Critical for your overall health.
A lack of savings and/or debt can significantly affect a person’s life. There’s more to it than just daily stress. Divorce, depression, and poor health can be caused by financial problems. Inflation is on the rise and the COVID pandemic continues to cause financial difficulties for many adults, as noted by Bankrate. Basic knowledge of these risks could prevent many of them.
Plan for a secure retirement.
You should also save for retirement regardless of your other short-term plans. With financial literacy, you’ll know how much to save, what kind of retirement you want, and how to achieve it.
How to Improve Your Finanical Literacy
1. Start (or update) your budget.
Whether you’re 20 or approaching retirement, making a budget is a crucial first step to managing your money. An effective budget helps you monitor your spending each month. Without knowing how much money comes in and goes out, it is easy to neglect saving money.
To simplify your life and help you better navigate your finances, there are numerous free budgeting tools available. Each month, personal finance apps can help you optimize your spending and saving habits. You’ll be able to see your financial habits and choices more clearly when you input all your financial commitments into a money management app.
With the right money tool, you can keep track of your finances, budget, and income. You can also organize your expenses, as well as receive payment reminders.
You can also watch these recorded webinars and read these articles:
- Managing Your Money: Budget and Savings Ideas, presented by Wells Fargo Campus Program Manager Jeff Vickers
- 10 Strategies for Improving Your Finances, facilitated by Greg Teague of ComPsych, UF’s Employee Assistance Program provider
- Budgeting as a Family guide, containing tips for including children in budgeting
- Financial Wellness Resource, complete with a budget worksheet
- 6 Types of Budgets and How to Choose, all budget systems have similar concepts, but each has a unique way to reach financial goals. This Due article explains the different types of budgets and ho to choose the right type.
2. Get to know your banking options.
When you don’t optimize your banking, your money won’t go all that far. As such, find out what your current financial institution(s) charges, what account options you have, and what investment options you have.
Furthermore, consider Treasury Inflated Protected Securities, high-yield savings accounts, or real estate investment trusts as alternatives to regular savings accounts. Ultimately, there are banking alternatives that you can explore if you want to make money instead of losing it.
To find out more about your banking, saving, and investing options, please schedule an appointment with your financial advisor. They can guide you in choosing the best option depending on your financial situation and goals.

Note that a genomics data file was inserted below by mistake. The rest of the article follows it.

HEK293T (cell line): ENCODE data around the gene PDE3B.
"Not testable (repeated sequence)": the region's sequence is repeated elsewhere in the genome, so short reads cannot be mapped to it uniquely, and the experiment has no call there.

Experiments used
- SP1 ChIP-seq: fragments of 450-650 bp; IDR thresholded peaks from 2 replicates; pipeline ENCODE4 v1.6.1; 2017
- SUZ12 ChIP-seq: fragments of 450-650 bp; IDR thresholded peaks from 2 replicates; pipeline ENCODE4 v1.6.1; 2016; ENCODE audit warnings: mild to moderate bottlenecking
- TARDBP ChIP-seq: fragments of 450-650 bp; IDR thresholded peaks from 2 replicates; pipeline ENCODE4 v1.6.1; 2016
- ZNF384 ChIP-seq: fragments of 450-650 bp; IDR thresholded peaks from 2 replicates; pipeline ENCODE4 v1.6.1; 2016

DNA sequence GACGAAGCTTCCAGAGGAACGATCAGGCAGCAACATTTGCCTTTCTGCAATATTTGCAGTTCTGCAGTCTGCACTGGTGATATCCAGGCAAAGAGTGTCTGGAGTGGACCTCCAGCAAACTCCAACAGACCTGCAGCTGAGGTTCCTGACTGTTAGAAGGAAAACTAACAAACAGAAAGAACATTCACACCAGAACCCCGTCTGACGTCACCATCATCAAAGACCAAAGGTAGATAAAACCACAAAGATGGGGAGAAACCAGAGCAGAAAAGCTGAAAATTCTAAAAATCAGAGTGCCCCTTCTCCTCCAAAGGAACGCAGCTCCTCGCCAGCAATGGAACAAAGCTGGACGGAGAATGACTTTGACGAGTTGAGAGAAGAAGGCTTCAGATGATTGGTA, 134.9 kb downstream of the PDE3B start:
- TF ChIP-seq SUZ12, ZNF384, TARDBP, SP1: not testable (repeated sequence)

3. Understand credit scores.
“Lenders use a credit score between 300 and 850 to figure out how likely you are to repay debts,” explains Due Founder and CEO John Rampton.
Borrowing money, opening an account, or renting an apartment requires trust from someone else. “At the same time, lenders and landlords cannot contact all your credit card issuers to determine your trustworthiness. Your credit score will be pulled instead,” adds John.
Your credit score summarizes your financial life. Specifically, it’s a three-digit number that shows borrowing and repayment history. The higher your score, the more credible you are in the eyes of creditors.
“Even if you laugh at this concept, credit scores are very serious business.”
“The higher your credit score, the better your ability to manage your finances and repay any debt; the lower your score, the riskier you are as a borrower,” says John. “On the flip side, the lower your score, the higher your interest rate, and the more difficult it will be for you to obtain credit.”
There is a score for each of the major credit bureaus, such as Experian, Equifax, and TransUnion. Based on the information provided by each bureau, FICO, a data analytics company, creates credit scores.
“Here’s where things get confusing,” John warns. “Depending on the type of credit you’re seeking, your score will vary.” It is important to note that FICO scores are just base scores. For credit or loans, lenders typically assess your risk using FICO scores.
“In other words, there’s a difference between defaulting on a credit card and falling behind on your mortgage,” he says. “As such, you might have to use a different credit score when you apply for a credit card than when you apply for a mortgage.” FICO scores vary from 250 to 900 depending on the industry.